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Naples man among those arrested in Washington D.C. after violent Capitol siege

Jake Allen
Naples Daily News

A Naples man was one of dozens of people arrested Wednesday in Washington, D.C., after thousands of rioters overwhelmed police and breached the U.S. Capitol.  

The rioters infiltrated the Capitol as the nation’s lawmakers were affirming President-elect Joe Biden’s election victory. D.C. Police Chief Robert Contee said the chaotic day included at least 68 arrests, 41 of them on Capitol grounds.  

Michael Amos, 38, of Naples, was among those arrested, according to court records from the Superior Court of the District of Columbia.   

Amos was charged with unlawful entry of public property. He was arrested at about 7:15 p.m. Wednesday at Peace Circle, according to an affidavit.  

Peace Circle is a traffic circle, on the grounds of the U.S. Capitol, which is constructed around the Peace Monument.  

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The Peace Monument, also known as the Naval Monument or Civil War Sailors Monument, is a 44-foot high white marble memorial to commemorate the naval deaths at sea during the American Civil War, according to the Library of Congress.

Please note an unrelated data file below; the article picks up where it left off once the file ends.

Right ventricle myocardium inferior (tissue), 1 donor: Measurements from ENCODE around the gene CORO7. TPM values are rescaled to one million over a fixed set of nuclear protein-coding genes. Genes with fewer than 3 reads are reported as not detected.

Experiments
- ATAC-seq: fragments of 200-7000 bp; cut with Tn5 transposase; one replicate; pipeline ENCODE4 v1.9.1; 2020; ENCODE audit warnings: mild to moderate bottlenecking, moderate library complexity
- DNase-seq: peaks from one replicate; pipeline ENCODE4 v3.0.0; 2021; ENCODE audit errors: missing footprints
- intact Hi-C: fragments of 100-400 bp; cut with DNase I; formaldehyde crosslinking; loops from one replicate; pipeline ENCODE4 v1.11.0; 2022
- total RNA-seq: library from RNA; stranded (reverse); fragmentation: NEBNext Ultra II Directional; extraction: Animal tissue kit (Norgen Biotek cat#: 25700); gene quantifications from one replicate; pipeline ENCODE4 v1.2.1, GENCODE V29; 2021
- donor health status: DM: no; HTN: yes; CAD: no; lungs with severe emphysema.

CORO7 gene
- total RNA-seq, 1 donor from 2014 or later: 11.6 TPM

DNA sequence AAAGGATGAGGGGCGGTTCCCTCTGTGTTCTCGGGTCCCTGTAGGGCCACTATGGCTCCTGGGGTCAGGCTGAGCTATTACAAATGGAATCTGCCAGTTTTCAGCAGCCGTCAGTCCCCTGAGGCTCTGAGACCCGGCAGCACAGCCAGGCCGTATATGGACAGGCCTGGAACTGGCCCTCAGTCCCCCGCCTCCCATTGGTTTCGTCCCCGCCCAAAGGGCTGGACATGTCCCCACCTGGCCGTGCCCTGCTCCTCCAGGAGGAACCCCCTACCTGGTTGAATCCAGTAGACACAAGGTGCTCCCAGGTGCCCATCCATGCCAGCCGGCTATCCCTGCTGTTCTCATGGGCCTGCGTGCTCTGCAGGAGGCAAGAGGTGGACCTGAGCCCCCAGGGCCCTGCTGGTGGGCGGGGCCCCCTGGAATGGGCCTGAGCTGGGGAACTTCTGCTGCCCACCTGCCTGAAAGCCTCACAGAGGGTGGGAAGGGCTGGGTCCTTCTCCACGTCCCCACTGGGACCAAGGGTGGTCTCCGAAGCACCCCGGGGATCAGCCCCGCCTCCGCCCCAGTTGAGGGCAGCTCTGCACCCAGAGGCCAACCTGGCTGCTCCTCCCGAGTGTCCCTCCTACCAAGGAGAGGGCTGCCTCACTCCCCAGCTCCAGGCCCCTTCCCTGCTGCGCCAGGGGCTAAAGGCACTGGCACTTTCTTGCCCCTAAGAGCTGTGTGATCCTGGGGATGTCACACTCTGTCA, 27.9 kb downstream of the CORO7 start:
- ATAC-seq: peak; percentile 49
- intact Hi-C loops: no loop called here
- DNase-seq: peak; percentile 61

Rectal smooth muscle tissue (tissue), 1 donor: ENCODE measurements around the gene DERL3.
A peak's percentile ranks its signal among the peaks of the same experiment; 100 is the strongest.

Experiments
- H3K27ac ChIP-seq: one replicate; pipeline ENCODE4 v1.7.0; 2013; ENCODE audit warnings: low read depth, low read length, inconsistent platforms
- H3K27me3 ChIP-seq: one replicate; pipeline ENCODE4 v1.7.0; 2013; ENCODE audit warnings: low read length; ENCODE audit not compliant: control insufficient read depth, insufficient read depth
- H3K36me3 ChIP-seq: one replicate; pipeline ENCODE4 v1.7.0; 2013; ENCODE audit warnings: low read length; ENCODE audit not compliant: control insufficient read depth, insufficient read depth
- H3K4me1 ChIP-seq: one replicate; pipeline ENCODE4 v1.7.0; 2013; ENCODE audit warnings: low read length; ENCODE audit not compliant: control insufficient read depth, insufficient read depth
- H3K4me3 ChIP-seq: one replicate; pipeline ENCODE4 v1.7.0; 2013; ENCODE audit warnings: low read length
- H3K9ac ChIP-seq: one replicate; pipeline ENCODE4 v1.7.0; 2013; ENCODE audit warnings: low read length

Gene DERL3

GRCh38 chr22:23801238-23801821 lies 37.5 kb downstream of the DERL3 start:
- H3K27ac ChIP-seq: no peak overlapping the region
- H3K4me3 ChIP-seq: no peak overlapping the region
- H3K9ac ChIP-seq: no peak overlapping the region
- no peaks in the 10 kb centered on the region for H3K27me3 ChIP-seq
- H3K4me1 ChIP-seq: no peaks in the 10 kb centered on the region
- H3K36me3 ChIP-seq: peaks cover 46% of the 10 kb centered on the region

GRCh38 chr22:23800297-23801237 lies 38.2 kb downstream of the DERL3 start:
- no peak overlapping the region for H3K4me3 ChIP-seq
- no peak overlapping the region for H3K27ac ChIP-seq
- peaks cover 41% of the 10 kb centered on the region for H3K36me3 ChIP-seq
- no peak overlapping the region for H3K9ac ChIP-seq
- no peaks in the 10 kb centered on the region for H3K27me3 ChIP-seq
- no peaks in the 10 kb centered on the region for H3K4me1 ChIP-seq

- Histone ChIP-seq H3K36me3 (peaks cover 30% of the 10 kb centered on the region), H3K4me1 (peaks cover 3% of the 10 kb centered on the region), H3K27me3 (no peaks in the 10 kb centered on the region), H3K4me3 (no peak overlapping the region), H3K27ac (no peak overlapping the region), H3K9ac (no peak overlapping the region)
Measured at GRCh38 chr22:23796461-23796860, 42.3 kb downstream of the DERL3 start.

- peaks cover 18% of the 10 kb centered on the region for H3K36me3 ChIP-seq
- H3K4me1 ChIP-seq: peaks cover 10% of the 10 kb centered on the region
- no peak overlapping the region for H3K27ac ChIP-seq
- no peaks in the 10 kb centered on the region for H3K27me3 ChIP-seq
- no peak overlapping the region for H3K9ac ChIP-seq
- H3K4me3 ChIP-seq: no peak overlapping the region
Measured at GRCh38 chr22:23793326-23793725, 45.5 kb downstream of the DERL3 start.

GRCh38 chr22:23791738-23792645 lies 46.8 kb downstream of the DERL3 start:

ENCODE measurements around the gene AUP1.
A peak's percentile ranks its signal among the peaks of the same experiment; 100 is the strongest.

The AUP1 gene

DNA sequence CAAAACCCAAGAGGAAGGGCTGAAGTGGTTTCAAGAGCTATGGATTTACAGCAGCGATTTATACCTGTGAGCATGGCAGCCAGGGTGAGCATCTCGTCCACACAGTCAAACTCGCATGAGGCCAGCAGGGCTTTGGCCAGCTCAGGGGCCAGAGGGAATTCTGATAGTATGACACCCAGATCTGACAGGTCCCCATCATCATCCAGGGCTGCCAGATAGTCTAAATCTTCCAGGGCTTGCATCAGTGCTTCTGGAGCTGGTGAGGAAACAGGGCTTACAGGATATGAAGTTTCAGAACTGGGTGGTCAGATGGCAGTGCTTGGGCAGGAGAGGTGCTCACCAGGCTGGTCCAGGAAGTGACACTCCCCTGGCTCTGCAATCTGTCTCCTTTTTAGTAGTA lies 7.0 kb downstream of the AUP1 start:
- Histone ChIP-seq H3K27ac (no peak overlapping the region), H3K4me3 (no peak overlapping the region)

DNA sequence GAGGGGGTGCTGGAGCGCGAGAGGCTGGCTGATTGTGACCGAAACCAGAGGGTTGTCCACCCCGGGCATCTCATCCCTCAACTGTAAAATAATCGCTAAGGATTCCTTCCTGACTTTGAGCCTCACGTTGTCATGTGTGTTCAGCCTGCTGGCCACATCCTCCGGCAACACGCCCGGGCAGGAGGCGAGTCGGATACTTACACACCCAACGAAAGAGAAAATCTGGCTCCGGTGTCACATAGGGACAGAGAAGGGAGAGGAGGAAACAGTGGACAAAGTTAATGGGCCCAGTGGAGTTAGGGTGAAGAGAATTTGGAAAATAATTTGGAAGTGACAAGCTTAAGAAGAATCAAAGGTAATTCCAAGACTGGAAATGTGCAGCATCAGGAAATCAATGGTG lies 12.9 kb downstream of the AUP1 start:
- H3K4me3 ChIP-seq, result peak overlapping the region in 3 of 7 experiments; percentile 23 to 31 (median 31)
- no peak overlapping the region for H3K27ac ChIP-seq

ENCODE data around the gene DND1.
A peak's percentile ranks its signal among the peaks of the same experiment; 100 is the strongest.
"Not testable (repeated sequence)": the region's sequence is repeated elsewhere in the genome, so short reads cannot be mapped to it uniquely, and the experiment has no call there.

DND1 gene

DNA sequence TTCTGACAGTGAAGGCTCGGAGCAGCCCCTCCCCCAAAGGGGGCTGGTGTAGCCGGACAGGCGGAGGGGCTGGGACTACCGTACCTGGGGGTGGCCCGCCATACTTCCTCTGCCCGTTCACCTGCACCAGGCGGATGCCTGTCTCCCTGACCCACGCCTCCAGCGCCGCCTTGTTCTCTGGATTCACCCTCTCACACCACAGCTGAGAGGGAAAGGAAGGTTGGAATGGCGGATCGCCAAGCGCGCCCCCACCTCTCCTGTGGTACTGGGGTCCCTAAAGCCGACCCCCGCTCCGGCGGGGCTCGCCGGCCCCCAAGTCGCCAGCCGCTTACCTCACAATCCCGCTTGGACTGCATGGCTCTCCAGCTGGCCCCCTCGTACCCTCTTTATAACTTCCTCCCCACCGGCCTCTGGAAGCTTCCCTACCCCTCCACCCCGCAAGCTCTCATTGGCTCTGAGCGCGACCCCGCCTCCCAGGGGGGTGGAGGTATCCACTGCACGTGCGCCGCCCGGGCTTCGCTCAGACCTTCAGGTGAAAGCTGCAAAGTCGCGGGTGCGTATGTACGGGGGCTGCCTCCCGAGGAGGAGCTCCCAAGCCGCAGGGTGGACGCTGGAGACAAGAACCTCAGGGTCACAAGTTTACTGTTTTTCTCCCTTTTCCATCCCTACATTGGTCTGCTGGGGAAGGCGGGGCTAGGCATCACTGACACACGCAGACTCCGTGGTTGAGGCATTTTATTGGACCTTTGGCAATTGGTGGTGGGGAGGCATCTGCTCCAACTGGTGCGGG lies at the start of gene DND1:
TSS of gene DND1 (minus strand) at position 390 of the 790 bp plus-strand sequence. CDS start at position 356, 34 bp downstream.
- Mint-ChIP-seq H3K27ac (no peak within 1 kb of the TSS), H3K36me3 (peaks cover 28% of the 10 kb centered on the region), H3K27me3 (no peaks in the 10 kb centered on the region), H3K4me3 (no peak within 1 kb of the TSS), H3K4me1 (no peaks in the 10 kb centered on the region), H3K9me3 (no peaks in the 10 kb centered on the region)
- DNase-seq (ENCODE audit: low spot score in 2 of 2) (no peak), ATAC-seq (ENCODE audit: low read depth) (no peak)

Amos was arrested because he entered Capitol grounds against the will of the U.S. Capitol Police, according to a court document.  

He pleaded not guilty to the unlawful entry of public property charge during an arraignment on Thursday, according to court records.  

Amos could not be reached for comment for this story. He is being represented by Washington, D.C. attorney Carl Messineo. When reached, Messineo declined to comment for this story.  

Before the Capitol was breached, thousands of rioters gathered at the National Mall to protest the election results Wednesday. At a campaign-style rally about an hour before the mob broke through police lines at the Capitol, Trump urged them to go to the building. 

Congressional proceedings were suspended after the rioters gained access to the building and lawmakers had to put on hold the certification of the Electoral College votes.  

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Lawmakers rushed into hiding as rioters took control of the presiding officer’s chair in the Senate and the offices of the House speaker. Finally, heavily armed officers fired tear gas in the hallowed halls of government to drive the insurgents out, combing the halls for stragglers. 

The effort to identify more culprits was underway. Contee was making photos available on the police website and other police organizations. The FBI said it was "seeking information that will assist in identifying individuals who are actively instigating violence in Washington, D.C." 

The agency said it was looking for tips and recordings depicting the rioting and violence. 

"If you have witnessed unlawful violent actions, we urge you to submit any information, photos, or videos that could be relevant at fbi.gov/USCapitol," the agency said.